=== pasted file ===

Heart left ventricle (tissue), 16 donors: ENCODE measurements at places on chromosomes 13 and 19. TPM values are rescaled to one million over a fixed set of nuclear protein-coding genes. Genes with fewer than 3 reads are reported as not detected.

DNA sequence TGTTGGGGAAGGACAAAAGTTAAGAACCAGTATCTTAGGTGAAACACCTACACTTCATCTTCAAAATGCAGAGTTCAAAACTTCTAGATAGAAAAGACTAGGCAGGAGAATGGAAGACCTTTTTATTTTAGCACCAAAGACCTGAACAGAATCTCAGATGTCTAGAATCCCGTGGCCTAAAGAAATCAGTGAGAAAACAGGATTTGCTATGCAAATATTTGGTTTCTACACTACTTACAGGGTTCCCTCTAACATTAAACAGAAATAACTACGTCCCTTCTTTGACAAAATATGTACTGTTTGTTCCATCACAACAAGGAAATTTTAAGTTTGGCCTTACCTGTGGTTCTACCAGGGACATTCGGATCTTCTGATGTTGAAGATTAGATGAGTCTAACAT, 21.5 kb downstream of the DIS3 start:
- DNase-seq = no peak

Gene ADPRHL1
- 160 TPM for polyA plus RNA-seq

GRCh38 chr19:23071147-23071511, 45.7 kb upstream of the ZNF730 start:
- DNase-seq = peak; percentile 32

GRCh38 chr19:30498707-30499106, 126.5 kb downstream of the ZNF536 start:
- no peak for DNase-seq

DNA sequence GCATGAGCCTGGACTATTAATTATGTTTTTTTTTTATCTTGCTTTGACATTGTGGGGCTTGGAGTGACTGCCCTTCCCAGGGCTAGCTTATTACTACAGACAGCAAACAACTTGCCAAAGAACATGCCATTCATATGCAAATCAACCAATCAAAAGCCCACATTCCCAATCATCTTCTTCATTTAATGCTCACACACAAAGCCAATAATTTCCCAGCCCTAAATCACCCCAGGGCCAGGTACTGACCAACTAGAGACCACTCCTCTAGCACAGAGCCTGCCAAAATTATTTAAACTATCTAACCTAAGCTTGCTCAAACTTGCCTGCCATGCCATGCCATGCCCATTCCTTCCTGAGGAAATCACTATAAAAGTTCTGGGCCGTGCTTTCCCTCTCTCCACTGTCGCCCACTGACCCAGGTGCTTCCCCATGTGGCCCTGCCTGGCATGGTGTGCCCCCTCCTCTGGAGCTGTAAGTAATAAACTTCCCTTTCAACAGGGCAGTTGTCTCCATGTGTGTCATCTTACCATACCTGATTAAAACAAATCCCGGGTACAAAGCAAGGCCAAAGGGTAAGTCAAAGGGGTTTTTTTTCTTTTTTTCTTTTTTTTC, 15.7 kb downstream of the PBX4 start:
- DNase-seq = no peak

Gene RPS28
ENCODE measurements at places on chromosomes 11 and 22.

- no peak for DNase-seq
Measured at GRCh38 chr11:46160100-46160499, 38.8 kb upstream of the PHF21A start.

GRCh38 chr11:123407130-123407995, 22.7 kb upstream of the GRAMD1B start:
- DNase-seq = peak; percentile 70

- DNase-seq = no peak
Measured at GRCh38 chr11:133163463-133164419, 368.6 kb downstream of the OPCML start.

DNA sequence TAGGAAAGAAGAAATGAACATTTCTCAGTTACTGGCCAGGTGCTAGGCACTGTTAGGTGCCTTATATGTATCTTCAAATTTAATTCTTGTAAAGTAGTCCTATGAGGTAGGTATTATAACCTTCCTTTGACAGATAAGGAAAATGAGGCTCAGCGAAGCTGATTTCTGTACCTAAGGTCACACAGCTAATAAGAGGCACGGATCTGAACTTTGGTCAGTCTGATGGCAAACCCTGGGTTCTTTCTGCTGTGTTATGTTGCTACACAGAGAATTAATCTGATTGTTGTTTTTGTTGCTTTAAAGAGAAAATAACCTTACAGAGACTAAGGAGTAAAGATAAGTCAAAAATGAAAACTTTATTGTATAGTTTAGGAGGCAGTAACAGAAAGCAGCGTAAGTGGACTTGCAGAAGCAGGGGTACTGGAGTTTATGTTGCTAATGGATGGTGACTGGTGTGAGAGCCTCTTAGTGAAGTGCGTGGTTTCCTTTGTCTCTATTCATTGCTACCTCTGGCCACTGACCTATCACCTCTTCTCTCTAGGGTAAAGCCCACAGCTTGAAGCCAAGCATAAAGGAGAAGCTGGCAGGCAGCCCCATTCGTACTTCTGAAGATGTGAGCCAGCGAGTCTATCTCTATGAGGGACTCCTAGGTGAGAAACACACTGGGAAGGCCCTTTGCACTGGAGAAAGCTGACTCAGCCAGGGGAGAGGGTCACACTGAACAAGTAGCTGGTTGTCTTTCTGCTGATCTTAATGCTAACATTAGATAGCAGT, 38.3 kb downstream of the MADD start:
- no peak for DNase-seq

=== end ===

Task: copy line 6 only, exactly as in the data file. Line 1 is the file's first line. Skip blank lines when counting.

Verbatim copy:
GRCh38 chr19:23071147-23071511, 45.7 kb upstream of the ZNF730 start: